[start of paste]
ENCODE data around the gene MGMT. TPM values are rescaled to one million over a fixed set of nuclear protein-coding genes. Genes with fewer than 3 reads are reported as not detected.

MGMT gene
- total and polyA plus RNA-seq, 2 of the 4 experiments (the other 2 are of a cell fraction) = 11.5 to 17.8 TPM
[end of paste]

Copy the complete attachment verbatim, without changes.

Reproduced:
ENCODE data around the gene MGMT. TPM values are rescaled to one million over a fixed set of nuclear protein-coding genes. Genes with fewer than 3 reads are reported as not detected.

MGMT gene
- total and polyA plus RNA-seq, 2 of the 4 experiments (the other 2 are of a cell fraction) = 11.5 to 17.8 TPM